“Take It Easy” was the Eagles first single and a bona fide hit that has stood the test of time. Not a bad way to kick off a 40+ year musical career. It doesn’t hurt when one of rock’s great songwriters, Jackson Browne, gives it to you. Browne and Eagles’ frontman Glenn Frye were friends and neighbors in the early 1970s in Los Angeles. According to Browne, Frye heard the song as Browne was in the process of writing it and loved it. But it wasn’t finished and Browne was struggling with the second verse which famously begins, “I was standin’ on the corner in Winslow, Arizona.” After hearing Browne tell this story of his car breaking down on Route 66, leaving him stranded in the small Arizona city. Browne recalled a woman in a Toyota pickup driving past, checking him out. Taking a little poetic license Frye wrote the next line, “It’s a girl, my lord, in a flatbed Ford slowin’ down to take a look at me.” Unfortunately for Toyota their name doesn’t rhyme with “lord.”
Featuring layered guitars, an infectious beat, and some of the sweetest four part harmonies in rock history, Take It Easy shot all the way to number 12 on the Billboard Hot 100 chart in 1972. It remained on the charts for just 11 weeks, but its impact is still felt today not just musically, but in the guise of Standin’ On The Corner Park in Winslow, where a statue of Glenn Frye now stands and a late ’50s or 1960 Ford F-500 flatbed truck sits. The park was created in 1999 to help attract tourists to the town that fell on hard times after I-40 routed most tourist traffic a mile north of town from Old Route 66. The park features a mural by American artist, John Pugh as well as the statue of Frye by sculptor Ron Adamson that was added in 2016 shortly after Frye’s death in 2016.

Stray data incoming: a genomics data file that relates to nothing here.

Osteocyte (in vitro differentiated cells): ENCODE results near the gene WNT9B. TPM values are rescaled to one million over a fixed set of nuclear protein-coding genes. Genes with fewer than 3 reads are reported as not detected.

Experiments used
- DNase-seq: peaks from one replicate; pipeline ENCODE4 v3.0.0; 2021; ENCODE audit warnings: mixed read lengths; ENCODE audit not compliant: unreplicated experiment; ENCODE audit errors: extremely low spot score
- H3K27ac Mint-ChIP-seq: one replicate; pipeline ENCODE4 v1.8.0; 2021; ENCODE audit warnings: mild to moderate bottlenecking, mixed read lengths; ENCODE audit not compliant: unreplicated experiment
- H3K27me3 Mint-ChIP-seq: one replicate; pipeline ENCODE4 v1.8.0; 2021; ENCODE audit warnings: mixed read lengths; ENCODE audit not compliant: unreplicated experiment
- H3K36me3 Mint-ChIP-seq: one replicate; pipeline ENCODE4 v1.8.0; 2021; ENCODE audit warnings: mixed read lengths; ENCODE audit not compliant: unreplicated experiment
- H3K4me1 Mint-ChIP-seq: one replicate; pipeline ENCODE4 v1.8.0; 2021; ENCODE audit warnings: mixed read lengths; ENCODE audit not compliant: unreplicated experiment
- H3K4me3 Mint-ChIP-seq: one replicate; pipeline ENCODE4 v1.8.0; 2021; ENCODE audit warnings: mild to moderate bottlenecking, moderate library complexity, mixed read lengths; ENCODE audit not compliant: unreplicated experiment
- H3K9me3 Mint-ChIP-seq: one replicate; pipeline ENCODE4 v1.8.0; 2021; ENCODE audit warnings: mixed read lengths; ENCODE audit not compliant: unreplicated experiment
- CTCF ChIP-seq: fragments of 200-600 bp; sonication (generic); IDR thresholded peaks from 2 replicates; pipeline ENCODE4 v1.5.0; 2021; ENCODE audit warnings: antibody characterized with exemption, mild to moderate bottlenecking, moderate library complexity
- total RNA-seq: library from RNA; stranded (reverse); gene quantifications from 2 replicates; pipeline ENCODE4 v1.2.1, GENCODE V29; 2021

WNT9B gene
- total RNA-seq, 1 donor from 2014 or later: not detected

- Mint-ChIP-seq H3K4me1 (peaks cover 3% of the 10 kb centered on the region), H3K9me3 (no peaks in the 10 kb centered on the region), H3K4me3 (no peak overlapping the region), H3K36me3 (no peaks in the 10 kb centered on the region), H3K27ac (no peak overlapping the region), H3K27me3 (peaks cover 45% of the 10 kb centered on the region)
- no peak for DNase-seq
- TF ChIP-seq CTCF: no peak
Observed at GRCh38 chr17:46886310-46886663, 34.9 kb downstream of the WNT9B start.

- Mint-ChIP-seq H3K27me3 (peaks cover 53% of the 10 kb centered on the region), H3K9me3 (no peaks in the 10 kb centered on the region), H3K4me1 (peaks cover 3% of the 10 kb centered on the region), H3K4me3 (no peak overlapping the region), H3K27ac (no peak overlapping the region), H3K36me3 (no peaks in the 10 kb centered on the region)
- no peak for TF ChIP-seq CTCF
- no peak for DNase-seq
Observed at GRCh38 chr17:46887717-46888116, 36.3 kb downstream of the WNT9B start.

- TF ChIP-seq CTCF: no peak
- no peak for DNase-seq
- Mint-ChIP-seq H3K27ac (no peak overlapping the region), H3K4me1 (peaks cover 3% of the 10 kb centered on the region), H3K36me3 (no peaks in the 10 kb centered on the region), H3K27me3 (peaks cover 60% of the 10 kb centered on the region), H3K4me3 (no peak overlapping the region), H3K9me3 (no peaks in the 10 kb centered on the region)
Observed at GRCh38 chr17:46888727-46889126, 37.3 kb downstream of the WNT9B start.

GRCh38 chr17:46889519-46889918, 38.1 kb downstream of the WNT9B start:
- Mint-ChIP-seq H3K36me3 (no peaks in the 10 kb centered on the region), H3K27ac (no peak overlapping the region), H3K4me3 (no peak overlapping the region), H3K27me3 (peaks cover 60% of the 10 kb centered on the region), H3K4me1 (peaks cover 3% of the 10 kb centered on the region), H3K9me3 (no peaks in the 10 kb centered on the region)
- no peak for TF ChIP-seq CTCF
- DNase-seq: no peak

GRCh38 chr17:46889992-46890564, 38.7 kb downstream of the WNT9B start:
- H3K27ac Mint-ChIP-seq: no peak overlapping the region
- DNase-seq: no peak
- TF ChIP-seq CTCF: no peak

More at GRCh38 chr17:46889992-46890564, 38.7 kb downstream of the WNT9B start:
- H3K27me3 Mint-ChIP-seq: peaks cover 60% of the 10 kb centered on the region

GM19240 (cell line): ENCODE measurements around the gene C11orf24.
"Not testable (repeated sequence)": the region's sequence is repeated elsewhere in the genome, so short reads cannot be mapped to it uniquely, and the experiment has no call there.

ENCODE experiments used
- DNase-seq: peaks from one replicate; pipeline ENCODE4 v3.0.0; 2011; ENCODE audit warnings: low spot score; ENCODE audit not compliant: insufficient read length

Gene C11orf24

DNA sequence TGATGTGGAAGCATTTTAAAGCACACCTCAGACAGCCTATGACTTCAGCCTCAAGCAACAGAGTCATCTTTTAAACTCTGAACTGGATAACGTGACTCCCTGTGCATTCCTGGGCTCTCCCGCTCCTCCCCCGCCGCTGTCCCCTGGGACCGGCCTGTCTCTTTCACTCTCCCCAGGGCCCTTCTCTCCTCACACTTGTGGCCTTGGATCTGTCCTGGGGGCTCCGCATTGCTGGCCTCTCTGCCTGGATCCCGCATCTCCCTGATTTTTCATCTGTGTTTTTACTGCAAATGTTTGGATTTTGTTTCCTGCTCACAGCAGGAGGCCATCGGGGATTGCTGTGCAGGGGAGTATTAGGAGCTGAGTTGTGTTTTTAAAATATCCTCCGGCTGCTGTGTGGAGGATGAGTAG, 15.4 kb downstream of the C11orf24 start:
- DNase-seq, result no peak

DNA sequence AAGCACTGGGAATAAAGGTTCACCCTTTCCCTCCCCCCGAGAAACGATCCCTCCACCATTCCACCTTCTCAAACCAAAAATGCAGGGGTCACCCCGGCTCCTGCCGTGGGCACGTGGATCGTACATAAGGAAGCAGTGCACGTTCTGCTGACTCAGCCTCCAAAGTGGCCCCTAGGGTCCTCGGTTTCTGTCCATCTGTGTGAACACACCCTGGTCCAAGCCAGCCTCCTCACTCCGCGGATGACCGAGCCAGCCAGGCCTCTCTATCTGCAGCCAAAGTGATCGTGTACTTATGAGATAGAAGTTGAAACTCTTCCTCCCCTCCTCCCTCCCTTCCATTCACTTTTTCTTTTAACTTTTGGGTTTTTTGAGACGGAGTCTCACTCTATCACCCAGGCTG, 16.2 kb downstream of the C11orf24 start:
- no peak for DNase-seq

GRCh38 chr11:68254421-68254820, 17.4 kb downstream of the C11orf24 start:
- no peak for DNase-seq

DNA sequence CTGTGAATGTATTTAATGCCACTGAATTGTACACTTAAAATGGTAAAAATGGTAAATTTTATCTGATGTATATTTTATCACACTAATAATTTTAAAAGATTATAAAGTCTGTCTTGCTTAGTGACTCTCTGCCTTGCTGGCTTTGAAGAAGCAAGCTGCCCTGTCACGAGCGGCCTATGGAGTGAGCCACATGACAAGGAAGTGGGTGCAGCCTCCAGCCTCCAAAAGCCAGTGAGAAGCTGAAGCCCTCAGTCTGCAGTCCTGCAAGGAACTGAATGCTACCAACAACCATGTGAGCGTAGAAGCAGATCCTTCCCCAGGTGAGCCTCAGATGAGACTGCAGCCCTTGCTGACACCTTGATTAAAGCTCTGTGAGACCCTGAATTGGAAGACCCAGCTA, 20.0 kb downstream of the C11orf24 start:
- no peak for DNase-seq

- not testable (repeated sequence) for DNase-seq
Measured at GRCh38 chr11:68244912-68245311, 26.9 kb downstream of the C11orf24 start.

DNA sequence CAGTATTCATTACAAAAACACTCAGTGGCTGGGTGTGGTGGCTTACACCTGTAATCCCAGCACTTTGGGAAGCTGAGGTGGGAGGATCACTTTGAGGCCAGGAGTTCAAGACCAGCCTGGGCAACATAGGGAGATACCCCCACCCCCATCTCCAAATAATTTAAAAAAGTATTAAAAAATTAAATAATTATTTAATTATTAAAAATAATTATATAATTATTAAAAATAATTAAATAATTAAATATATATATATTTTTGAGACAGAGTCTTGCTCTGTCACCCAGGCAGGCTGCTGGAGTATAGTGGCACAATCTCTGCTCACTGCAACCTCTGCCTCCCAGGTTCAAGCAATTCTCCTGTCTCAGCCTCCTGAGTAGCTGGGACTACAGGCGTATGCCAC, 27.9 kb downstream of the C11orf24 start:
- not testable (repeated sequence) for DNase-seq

While Frye never specified the year and model of the truck, creators of the park found a Ford F-500, restored it and parked it on the corner of 2nd (old Hwy 66) and Kinsley in downtown Winslow. A third generation F series, the truck was produced sometime between 1957 and 1960. Thanks to the badge on the truck’s hood, we know that it is powered by a 223 cubic inch Mileage Maker inline 6. A workhorse on farms and ranches throughout the U.S., this particular F-500 has been restored with a 12-foot steel bed and removable stakes that would have been used on a truck intended to haul hay around a ranch. Now it does an even more important job, connecting the town with its little bit of rock history and drawing tourists from all over the world.